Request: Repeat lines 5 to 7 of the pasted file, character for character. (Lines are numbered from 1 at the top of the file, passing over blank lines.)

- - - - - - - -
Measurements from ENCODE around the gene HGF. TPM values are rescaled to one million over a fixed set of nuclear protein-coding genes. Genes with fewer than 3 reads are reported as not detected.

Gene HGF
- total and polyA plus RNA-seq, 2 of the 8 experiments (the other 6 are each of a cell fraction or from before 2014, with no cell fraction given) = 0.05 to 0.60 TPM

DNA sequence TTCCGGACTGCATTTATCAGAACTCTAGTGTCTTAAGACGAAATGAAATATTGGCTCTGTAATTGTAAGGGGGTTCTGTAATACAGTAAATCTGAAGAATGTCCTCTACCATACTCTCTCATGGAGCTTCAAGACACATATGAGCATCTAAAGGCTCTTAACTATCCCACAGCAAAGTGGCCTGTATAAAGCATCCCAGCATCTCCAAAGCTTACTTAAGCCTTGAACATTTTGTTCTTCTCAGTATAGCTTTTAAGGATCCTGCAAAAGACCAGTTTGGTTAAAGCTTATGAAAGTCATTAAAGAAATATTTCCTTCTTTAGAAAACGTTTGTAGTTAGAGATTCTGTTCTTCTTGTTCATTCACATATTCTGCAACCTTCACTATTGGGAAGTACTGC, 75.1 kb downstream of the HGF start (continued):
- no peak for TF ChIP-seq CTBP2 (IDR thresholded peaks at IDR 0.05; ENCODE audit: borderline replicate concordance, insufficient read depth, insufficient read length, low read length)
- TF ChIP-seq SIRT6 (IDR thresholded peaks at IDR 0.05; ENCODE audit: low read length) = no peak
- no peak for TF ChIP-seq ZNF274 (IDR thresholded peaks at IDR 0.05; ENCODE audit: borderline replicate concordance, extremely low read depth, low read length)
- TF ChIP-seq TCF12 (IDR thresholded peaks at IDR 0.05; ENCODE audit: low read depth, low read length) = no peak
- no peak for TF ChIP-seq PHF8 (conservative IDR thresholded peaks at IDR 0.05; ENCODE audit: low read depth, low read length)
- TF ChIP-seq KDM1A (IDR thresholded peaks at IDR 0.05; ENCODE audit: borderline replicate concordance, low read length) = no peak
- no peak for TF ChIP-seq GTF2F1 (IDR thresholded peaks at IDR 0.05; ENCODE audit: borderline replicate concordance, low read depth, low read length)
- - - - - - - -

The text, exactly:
- no peak for TF ChIP-seq CTBP2 (IDR thresholded peaks at IDR 0.05; ENCODE audit: borderline replicate concordance, insufficient read depth, insufficient read length, low read length)
- TF ChIP-seq SIRT6 (IDR thresholded peaks at IDR 0.05; ENCODE audit: low read length) = no peak
- no peak for TF ChIP-seq ZNF274 (IDR thresholded peaks at IDR 0.05; ENCODE audit: borderline replicate concordance, extremely low read depth, low read length)